You don't have to be an expert itamae to throw a sushi party. My friend, Takako, visiting from Osaka recently showed a group of Japanese food fans how to throw a DIY sushi party, no rolling required. It was a blast! Here's the road map on how to make this happen.
1. Make a Big Batch of Sushi Rice
This medium grain rice is now widely available -- often graded and labeled "sushi rice" -- which makes the whole project do-able. Sugar and vinegar is added to the cooked rice, giving it the distinctive flavor and slightly sticky texture. Chef John walks us through the easiest way to make this foundation for laying with seafood, meat and veggies in this short video.
2. Gather Ingredients for Topping/Filling
Ask at the seafood counter for sushi grade tuna, and slice thinly. If ahi is not available, flake some smoked salmon or sear scallops, crack some crab, poach and chill shrimp. You can even go for a global twist and serve ceviche. Have seafood haters at the table? It's perfectly acceptable to include sliced ham and cheese in the mix. Remember, anything goes. The first rule of family-style sushi is that there really are no rules. For that crunch sushi enthusiasts crave, go for these veggies, arranged on a platter:
- Sliced cucumbers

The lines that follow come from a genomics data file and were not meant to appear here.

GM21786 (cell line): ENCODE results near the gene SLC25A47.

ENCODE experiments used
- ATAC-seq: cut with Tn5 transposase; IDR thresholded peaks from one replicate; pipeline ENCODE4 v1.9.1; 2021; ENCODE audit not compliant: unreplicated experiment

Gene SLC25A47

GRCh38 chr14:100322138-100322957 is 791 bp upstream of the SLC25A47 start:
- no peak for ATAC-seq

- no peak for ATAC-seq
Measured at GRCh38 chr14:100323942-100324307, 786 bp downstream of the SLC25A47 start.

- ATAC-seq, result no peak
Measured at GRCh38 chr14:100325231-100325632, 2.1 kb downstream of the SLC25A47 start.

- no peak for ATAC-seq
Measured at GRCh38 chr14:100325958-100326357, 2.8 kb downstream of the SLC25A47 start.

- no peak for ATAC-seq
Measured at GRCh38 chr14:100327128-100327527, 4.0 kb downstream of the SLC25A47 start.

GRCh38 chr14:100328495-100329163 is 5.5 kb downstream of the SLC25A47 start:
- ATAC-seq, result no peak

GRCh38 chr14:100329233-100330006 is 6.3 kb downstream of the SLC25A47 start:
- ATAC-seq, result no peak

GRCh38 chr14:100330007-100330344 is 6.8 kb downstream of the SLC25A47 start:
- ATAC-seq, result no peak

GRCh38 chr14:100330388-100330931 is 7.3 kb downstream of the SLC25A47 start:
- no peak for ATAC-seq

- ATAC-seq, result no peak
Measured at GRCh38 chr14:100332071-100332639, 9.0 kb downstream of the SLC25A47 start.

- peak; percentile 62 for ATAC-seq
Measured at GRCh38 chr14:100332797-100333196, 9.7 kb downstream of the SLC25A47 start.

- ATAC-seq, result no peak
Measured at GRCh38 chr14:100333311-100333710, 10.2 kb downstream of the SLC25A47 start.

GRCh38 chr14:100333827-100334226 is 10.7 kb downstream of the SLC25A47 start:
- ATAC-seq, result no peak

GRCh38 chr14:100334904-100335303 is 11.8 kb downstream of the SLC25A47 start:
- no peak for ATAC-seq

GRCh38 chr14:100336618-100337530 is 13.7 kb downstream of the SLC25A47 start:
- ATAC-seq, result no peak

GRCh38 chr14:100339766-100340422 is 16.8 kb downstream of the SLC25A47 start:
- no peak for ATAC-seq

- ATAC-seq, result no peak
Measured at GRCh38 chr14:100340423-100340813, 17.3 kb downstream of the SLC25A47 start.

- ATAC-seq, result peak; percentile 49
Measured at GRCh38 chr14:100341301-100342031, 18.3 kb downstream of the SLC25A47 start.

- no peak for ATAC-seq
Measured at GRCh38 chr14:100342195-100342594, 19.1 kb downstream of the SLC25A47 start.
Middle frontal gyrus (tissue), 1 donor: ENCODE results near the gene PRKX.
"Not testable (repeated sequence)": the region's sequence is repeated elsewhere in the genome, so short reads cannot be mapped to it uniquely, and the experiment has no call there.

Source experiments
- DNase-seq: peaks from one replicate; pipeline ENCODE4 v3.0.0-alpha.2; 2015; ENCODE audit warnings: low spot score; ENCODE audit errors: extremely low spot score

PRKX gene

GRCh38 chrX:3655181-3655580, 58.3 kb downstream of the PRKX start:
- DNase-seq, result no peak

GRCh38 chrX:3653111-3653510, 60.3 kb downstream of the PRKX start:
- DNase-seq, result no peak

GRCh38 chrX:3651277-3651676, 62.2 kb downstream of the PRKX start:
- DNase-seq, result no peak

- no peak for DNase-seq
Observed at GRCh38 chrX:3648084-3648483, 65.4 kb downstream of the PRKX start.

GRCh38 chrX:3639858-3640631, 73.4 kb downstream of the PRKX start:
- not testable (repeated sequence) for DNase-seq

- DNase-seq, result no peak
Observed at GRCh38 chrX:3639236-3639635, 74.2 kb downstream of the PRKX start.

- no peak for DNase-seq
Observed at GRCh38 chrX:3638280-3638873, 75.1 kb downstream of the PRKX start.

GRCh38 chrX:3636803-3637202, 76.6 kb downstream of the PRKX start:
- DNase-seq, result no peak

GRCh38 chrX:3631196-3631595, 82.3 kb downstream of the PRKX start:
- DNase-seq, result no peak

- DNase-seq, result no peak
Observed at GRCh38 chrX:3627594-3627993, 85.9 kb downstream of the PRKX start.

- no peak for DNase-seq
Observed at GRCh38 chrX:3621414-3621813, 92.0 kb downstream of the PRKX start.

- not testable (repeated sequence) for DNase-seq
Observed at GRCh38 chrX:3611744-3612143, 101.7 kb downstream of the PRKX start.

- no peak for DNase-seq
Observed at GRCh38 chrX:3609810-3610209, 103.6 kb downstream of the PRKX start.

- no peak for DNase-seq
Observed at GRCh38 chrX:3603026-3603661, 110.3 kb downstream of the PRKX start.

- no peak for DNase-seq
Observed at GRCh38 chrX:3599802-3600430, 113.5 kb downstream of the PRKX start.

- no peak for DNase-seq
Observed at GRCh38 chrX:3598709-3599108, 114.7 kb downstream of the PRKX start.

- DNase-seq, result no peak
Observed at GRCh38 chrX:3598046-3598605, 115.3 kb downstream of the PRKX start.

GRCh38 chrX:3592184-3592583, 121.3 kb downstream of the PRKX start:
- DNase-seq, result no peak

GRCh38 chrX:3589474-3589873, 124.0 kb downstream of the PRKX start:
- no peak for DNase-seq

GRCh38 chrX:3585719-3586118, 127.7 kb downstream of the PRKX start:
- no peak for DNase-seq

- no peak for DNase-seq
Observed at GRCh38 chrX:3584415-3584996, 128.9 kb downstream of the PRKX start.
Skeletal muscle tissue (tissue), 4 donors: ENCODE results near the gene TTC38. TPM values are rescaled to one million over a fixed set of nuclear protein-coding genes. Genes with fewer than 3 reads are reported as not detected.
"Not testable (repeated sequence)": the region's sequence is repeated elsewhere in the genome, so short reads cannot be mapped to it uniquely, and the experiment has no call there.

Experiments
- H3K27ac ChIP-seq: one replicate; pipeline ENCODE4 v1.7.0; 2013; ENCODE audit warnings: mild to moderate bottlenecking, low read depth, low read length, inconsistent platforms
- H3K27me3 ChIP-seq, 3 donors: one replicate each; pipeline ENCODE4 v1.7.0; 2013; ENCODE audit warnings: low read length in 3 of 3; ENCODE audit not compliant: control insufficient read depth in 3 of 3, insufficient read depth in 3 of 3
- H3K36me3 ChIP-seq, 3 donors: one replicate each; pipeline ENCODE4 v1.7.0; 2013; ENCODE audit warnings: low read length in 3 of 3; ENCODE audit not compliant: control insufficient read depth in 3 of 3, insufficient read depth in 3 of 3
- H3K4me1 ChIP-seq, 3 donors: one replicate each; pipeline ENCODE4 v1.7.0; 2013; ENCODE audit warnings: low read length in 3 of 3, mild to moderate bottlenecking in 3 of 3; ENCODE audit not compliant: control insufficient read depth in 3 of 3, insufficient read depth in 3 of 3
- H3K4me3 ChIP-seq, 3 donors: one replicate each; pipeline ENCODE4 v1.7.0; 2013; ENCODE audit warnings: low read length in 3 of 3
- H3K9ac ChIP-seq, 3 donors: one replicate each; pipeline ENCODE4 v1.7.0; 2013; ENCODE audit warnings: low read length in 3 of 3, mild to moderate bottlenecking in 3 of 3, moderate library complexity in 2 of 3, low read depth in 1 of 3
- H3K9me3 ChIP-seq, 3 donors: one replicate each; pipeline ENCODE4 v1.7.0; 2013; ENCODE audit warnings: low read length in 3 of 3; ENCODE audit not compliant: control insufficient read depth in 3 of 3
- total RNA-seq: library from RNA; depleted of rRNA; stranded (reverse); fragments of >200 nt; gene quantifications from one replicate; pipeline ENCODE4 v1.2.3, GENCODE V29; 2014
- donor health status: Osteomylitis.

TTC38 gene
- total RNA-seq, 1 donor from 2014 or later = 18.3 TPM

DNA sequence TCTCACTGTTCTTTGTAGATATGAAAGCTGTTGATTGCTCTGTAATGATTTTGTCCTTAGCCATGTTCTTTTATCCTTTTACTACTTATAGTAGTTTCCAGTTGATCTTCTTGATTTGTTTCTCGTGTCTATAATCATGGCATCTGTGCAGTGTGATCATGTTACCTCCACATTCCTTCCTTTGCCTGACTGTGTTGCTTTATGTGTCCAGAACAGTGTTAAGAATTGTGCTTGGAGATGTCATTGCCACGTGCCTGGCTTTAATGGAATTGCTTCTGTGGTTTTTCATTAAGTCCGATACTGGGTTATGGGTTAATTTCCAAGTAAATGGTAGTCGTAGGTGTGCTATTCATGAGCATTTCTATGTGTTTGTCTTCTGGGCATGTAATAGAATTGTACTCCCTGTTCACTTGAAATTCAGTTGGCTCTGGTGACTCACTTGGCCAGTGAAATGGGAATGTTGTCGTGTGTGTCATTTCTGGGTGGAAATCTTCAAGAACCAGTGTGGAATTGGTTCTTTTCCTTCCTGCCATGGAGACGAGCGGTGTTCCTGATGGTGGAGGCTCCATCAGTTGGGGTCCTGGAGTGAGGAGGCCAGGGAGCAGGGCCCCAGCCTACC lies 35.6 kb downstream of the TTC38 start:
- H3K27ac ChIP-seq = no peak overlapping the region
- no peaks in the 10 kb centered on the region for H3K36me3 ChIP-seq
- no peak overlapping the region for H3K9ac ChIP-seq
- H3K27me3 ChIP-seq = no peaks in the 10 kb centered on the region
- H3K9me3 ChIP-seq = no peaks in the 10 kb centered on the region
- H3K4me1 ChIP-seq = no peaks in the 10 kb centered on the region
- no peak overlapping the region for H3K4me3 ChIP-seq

- Sliced carrots
- Pickled ginger
- Pea pods
- Crispy fried onions
3. Get Ready to Wrap
Sheets of dried nori are traditionally used for sushi rolls and those also work well for the family-style approach, where everyone's invited to make their own creations. Lettuce leaves also do the trick of holding rice and various fillings. Suggest to newbies that it's easy to get carried away and urge them not to go overboard filling these hand-held bites. There's always the option to go back for seconds and thirds!
4. The Fiery Finishing Touch
For those who like a spicy kick, offer the option of wasabi, usually customized by mixing with some soy sauce. If you decide to go the meaty route, a dollop of classic horseradish turns up the heat. Japanese beer tastes so right with this lineup, sake, too. As the feast winds down, offer up some warm finger towels.